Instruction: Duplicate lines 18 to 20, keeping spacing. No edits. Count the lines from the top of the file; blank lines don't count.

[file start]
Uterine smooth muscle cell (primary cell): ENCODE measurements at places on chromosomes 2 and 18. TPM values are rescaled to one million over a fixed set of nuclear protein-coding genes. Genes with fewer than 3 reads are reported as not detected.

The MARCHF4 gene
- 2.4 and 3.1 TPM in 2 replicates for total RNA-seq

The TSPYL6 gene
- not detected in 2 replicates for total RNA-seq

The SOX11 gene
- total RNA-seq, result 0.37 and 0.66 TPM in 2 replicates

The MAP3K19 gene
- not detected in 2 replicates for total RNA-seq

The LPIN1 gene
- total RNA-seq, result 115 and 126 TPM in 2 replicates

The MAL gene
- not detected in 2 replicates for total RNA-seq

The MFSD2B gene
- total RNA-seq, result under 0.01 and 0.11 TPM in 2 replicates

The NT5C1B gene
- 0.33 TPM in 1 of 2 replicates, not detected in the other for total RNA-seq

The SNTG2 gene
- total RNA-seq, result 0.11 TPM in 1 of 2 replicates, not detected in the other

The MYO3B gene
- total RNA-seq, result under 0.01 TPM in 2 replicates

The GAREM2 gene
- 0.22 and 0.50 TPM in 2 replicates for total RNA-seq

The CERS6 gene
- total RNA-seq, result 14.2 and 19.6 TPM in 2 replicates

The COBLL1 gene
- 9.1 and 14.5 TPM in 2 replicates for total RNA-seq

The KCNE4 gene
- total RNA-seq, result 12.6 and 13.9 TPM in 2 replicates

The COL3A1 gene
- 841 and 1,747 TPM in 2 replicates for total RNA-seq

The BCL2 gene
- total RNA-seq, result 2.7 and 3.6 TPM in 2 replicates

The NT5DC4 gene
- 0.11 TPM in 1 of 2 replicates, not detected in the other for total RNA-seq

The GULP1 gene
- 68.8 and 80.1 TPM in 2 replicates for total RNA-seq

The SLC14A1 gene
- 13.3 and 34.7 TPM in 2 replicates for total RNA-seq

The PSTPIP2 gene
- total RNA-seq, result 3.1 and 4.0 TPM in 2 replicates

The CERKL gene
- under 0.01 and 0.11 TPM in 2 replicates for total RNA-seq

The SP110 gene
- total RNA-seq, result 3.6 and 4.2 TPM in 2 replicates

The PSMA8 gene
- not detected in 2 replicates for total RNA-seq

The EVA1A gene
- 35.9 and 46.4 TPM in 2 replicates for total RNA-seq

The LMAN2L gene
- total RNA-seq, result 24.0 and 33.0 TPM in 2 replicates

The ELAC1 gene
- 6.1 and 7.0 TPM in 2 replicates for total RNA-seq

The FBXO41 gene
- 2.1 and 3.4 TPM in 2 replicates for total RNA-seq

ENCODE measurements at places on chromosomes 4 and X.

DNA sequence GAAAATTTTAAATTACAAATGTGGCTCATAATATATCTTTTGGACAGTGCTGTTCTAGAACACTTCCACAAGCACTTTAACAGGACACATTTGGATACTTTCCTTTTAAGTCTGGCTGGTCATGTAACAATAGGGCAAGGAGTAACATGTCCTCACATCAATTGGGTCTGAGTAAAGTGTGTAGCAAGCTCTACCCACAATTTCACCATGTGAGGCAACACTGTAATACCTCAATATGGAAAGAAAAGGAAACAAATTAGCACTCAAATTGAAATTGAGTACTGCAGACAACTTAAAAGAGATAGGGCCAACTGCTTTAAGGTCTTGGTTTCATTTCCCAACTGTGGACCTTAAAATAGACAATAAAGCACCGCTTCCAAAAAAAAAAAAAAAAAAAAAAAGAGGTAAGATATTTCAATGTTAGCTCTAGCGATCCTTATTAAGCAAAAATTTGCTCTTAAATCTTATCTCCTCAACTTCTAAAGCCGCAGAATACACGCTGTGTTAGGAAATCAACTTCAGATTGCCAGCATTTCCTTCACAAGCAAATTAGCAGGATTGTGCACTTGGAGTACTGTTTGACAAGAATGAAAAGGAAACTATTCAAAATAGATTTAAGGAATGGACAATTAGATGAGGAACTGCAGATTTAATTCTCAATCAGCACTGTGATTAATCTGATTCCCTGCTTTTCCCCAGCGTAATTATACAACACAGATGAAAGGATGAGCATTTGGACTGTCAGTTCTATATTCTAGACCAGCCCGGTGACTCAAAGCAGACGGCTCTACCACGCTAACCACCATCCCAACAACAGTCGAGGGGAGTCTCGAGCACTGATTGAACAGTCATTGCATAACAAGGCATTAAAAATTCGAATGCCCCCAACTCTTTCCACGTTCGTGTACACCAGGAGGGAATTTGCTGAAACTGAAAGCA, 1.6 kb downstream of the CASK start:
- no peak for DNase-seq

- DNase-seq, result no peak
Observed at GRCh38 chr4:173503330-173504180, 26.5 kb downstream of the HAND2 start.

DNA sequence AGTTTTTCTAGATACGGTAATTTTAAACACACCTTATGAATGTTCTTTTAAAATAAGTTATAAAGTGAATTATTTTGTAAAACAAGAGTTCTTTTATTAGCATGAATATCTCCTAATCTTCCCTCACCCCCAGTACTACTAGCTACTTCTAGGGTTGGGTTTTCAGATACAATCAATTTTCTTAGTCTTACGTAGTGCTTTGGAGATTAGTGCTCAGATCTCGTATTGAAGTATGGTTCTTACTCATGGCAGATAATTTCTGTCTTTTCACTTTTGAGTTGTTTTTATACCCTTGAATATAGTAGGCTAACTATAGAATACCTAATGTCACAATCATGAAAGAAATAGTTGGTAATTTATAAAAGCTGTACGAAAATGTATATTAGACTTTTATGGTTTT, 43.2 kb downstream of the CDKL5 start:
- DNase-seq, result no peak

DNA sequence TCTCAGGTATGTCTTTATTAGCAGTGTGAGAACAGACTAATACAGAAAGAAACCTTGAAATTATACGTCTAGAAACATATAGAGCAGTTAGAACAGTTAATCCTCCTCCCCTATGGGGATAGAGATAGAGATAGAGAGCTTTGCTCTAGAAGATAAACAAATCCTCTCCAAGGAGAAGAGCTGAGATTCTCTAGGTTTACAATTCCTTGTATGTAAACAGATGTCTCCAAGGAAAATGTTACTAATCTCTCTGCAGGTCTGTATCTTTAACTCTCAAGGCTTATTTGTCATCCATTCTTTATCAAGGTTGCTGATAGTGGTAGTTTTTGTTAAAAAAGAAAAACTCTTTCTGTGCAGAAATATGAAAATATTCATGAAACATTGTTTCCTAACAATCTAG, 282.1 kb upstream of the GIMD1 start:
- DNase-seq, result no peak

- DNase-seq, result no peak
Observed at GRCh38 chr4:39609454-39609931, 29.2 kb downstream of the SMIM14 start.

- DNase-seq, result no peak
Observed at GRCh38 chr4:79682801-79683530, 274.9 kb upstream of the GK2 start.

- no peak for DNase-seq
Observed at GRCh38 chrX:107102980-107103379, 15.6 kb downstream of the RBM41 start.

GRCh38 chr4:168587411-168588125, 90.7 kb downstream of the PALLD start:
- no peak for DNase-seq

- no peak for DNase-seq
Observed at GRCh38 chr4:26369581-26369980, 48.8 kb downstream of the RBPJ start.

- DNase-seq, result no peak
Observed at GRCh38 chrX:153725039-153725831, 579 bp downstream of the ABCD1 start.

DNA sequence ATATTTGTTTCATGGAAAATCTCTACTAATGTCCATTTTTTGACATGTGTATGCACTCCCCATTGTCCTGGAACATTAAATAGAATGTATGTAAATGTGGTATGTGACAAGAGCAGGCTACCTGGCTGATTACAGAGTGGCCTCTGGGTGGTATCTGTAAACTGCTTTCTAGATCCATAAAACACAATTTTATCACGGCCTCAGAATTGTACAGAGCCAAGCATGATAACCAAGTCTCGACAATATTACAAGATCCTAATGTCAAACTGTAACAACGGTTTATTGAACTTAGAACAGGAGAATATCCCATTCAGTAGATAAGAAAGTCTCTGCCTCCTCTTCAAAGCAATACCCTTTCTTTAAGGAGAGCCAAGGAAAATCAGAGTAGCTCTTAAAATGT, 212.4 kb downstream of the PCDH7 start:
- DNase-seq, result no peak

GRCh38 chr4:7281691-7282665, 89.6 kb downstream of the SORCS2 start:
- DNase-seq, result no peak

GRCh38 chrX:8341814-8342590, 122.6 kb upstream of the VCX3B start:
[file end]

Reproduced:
The SNTG2 gene
- total RNA-seq, result 0.11 TPM in 1 of 2 replicates, not detected in the other

The MYO3B gene